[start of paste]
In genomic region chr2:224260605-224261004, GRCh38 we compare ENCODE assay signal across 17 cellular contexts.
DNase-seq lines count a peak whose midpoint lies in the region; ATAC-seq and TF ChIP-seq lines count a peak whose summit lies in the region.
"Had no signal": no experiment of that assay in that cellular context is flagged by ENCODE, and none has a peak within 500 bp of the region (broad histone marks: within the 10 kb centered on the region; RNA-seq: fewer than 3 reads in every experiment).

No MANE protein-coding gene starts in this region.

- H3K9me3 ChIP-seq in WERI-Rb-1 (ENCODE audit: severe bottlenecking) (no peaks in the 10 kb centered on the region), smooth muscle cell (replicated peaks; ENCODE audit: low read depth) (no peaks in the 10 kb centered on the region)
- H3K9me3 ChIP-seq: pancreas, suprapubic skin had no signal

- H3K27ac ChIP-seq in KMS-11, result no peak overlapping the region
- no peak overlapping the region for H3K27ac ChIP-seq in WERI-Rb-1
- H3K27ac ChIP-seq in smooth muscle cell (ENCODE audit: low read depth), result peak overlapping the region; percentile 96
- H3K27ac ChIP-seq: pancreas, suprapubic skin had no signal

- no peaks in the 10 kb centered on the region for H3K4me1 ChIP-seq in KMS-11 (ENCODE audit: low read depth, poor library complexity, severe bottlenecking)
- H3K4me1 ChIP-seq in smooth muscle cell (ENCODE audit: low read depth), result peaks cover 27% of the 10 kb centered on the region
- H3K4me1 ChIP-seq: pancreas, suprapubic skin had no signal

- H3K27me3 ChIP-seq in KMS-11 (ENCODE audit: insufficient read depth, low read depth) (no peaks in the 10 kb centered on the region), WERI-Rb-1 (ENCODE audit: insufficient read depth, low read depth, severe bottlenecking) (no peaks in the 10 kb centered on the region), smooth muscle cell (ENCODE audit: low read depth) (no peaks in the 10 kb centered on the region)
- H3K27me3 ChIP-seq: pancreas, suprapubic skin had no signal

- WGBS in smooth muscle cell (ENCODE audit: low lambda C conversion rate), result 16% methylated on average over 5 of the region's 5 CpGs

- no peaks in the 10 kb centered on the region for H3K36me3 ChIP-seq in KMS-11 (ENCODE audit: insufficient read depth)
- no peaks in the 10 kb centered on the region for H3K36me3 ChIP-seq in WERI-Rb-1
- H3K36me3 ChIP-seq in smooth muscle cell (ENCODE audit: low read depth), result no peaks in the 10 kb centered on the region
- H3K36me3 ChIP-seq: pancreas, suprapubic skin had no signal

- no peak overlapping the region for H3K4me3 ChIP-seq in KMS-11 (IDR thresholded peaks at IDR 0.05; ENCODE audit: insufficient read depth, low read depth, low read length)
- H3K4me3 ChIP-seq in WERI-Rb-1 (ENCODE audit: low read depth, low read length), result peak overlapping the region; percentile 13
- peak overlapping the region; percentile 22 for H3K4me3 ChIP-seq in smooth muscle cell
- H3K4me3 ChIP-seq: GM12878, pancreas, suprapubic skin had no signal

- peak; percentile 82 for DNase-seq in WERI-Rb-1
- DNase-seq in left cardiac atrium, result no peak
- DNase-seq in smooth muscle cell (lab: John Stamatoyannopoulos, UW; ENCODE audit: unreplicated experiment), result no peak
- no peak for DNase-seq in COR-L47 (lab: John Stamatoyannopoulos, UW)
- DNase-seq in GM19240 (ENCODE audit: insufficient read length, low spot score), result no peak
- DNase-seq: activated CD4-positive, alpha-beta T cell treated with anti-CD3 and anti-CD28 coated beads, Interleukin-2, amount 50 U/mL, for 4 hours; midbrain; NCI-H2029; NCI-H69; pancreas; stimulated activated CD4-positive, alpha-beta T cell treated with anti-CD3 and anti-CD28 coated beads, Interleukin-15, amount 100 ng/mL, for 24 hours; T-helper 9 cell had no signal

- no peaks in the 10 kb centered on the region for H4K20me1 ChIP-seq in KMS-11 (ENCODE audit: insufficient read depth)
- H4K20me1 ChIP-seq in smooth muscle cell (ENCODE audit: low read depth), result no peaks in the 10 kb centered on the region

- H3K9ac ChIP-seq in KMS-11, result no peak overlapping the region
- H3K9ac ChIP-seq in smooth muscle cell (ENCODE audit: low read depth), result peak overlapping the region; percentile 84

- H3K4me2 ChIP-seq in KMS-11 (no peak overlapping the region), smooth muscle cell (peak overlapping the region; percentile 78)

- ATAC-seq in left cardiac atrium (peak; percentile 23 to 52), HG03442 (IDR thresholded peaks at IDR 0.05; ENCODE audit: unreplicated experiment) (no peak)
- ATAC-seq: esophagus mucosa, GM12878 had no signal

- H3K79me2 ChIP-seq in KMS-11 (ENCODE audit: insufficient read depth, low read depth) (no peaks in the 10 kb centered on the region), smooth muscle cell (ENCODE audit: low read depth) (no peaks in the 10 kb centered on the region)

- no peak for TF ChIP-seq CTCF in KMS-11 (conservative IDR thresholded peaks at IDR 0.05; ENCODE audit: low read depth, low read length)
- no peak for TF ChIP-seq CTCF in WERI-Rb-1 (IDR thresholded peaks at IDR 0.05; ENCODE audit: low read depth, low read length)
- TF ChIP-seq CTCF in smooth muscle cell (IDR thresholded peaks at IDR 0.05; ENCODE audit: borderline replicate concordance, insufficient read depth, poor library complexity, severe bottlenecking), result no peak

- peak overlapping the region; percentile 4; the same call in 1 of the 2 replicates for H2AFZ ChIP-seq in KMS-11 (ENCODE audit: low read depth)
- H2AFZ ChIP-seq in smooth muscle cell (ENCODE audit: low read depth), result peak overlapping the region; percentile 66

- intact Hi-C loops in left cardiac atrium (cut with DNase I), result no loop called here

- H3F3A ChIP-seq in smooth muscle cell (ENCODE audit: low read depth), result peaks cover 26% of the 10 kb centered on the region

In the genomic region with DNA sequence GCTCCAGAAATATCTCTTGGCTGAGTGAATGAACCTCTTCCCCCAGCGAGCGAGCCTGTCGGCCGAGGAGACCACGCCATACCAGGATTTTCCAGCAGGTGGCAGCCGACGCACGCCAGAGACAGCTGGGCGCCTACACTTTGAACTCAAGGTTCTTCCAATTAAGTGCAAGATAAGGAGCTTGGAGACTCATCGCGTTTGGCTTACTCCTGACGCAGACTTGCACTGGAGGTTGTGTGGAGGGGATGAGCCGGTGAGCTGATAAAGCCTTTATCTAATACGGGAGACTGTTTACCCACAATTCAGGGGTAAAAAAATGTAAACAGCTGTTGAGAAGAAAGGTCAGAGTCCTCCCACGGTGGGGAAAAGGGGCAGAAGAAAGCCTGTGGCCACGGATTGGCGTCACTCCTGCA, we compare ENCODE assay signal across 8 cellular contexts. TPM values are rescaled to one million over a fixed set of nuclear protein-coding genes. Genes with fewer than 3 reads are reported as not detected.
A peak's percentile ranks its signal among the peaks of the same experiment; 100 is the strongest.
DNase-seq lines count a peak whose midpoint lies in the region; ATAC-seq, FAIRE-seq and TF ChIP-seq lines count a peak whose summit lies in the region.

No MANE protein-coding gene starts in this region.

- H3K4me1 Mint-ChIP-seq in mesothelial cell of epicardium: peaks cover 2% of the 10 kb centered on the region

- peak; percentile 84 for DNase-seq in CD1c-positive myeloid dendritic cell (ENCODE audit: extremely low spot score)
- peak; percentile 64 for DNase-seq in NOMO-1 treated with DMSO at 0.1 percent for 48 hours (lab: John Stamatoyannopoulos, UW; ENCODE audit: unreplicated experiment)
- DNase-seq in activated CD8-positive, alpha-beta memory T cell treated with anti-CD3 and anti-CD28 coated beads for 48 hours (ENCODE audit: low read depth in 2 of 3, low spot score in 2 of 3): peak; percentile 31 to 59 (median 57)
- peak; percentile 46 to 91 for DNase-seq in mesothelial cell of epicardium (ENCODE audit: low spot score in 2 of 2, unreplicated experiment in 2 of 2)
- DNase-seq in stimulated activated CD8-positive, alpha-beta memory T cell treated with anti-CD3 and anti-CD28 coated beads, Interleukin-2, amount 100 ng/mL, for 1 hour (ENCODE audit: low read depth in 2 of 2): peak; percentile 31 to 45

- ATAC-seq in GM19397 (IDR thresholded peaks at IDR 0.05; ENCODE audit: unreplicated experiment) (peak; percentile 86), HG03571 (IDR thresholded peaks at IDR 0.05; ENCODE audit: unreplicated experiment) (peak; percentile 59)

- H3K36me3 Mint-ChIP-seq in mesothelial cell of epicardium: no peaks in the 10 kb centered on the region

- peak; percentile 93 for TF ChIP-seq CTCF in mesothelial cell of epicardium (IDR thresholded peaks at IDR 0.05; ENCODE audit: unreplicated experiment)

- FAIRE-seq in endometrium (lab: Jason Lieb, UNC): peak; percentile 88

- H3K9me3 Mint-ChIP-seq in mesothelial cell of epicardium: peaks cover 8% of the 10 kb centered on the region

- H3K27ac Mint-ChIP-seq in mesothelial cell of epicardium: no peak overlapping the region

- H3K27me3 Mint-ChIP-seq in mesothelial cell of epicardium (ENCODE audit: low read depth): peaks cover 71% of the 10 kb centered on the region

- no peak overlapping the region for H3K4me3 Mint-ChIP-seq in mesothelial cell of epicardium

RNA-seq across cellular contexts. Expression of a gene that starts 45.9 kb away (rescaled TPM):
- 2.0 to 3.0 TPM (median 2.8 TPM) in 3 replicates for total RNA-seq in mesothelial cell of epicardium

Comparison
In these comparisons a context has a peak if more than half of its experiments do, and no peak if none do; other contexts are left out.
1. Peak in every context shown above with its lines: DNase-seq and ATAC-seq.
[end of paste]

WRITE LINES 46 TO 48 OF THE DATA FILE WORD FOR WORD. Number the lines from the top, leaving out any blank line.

In the genomic region with DNA sequence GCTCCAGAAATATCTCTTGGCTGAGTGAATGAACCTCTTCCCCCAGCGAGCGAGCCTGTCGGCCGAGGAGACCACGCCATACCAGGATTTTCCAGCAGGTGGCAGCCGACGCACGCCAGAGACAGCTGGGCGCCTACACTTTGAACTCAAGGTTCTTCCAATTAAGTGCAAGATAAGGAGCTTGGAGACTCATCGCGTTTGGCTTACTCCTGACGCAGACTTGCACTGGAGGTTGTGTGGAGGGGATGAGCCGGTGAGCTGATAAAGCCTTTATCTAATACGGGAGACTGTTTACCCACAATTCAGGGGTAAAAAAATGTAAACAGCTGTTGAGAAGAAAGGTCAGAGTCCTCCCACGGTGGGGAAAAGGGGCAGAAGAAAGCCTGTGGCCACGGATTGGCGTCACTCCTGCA, we compare ENCODE assay signal across 8 cellular contexts. TPM values are rescaled to one million over a fixed set of nuclear protein-coding genes. Genes with fewer than 3 reads are reported as not detected.
A peak's percentile ranks its signal among the peaks of the same experiment; 100 is the strongest.
DNase-seq lines count a peak whose midpoint lies in the region; ATAC-seq, FAIRE-seq and TF ChIP-seq lines count a peak whose summit lies in the region.